Over their 14 years together, Clara gave birth to eight children, one of whom died in infancy. She also gave at least 139 performances in places such as northern Germany, Russia, Vienna, and the Netherlands. Robert struggled at times with feelings of inferiority compared to his talented and famous wife, especially when he accompanied her on tours. For her part, Clara played his compositions and helped to make them famous to an international audience.

During the May Uprising in Dresden in 1849, Clara masterminded her family’s escape from the city by telling officers her husband wasn’t home when they came to conscript Robert into service, and then fleeing at night with her husband and their oldest daughter to an outlying village 15 kilometers away. Their other three children at the time were left behind with a maid so as to not arouse suspicion, but it became clear after hearing explosions coming from Dresden the following night that they were in danger. Clara chose to return the next day, taking a carriage as close to the city as she could get, then sneaking through fields under cover of darkness that were being patrolled by groups of men using their scythes as weapons. She found her children asleep in bed where she woke them and promptly turned around to guide them all back to safety. “The tension was fearful,” she wrote later, “and we didn’t know how it would all end and what bloodshed would result from it.” Clara was seven months pregnant when this occurred.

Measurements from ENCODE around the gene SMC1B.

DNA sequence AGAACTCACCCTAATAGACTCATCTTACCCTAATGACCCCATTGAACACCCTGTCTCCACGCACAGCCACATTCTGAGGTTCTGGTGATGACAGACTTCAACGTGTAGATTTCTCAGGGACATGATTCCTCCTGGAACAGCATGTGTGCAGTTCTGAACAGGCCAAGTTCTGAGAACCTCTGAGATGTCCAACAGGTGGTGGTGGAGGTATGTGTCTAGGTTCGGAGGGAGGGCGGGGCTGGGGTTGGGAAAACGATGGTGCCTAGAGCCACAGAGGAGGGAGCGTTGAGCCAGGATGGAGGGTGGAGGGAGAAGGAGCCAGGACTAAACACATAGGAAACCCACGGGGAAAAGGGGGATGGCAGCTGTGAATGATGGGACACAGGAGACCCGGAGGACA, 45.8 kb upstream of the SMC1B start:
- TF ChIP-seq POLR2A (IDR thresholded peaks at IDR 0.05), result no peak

Robert had a history of severe bouts of depression, and in 1854 he attempted suicide by throwing himself from a bridge into the Rhine river. Rescued by boatmen, he was admitted to an asylum at his own request, where he stayed for the remaining two years until his death. On doctors orders, Clara was not allowed to visit Robert during this time, until two days before his death. After Robert had been admitted to the asylum, Clara had toured to support the family. Upon his death, she abandoned composing, but fully renewed her performing career and gained international acclaim for the depth of her interpretations and the variety of her concert programs. She became a teacher of piano at Hoch Conservatory in Frankfurt in 1878, a post she held until 1892. Her last public performance was in 1891, and she died five years later due to complications from a stroke.

Clara Schumann played a large role in establishing the reputation of her husband, Robert Schumann, as well as family friend Johannes Brahms. She is also credited with refining the tastes of audiences through her presentation of works by earlier composers such as Bach, Mozart, and Beethoven. At the beginning of the 19th century, prior to her birth, there was no such thing as the term or concept of “classical” music. Most music presented publicly at this time was new, which meant that musicians read from the page as they played. Clara also played new music, but she became increasingly renowned as an advocate for music of the past–which she played from memory, as most classical pianists still do.